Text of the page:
Look at Both Sides of Retiring Clients' Balance Sheets

Advisors need to focus on clients assets and liabilities in retirement

Many financial advisors take, I believe, too narrow a view of their retiring clients’ finances to give them the most effective advice. To illustrate my viewpoint I will use the concept of the balance sheet, with assets on one side and liabilities on the other. During the accumulation period it is natural and appropriate to focus just on one asset, investable assets. But that should change when a client is considering retirement, most especially for those who have barely enough, or not enough, to maintain their lifestyles. At that point the other assets should come into consideration: the house and the ability to work and earn money, even during “retirement.” The proper use of these other assets can play a crucial role in helping people make the best decisions about how aggressively to invest and how much to spend, and whether it is worthwhile to try to earn more money. There is too little discussion, I believe, about the most effective way to utilize the equity in the home during the course of retirement.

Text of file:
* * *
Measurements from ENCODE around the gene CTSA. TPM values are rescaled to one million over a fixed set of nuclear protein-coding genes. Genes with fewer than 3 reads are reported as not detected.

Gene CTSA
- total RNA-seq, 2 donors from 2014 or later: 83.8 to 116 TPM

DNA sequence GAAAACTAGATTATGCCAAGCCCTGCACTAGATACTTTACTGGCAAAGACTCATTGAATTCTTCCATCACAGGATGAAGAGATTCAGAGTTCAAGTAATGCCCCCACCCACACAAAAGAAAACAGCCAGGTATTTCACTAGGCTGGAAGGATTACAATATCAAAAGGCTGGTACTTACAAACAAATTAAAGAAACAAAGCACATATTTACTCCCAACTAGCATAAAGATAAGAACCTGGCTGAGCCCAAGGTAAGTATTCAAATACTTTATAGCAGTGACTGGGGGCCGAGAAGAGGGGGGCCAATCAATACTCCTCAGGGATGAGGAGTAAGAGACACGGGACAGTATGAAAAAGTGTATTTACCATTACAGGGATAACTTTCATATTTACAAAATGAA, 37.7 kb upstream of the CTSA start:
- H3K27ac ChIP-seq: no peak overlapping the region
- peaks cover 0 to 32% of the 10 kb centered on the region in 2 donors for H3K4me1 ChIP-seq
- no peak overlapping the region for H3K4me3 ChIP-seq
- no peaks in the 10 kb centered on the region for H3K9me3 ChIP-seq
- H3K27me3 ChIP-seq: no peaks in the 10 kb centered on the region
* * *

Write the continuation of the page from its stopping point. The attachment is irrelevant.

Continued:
The liabilities of retirees are their debts and expenses. There are three types of expenses. The first are the uncontrollable, but predictable expenses, such as food, clothing and transportation. The second are the controllable expenses such as entertainment, travel and gifts. These can contract and expand as investment returns vary. The third are the uncontrollable and unpredictable, such as the cost for major illnesses, long-term care and major financial problems of children. A different financial strategy is needed for each, including the use of financial cushions and home equity, and, in some cases, insurance for the uncontrollable and unpredictable.

Too often the advisor just looks at the investable assets and tells the client that they can safely spend 4% to 5% of these assets in the first year of retirement and plan on raising that by 3% a year. That is not a good enough analysis and does not help the client make the best decisions.

I think if more advisors sat down with their clients and showed them a balance sheet with all their assets and liabilities, including the risk of unpredictable expenses down the road, better decisions would be made.

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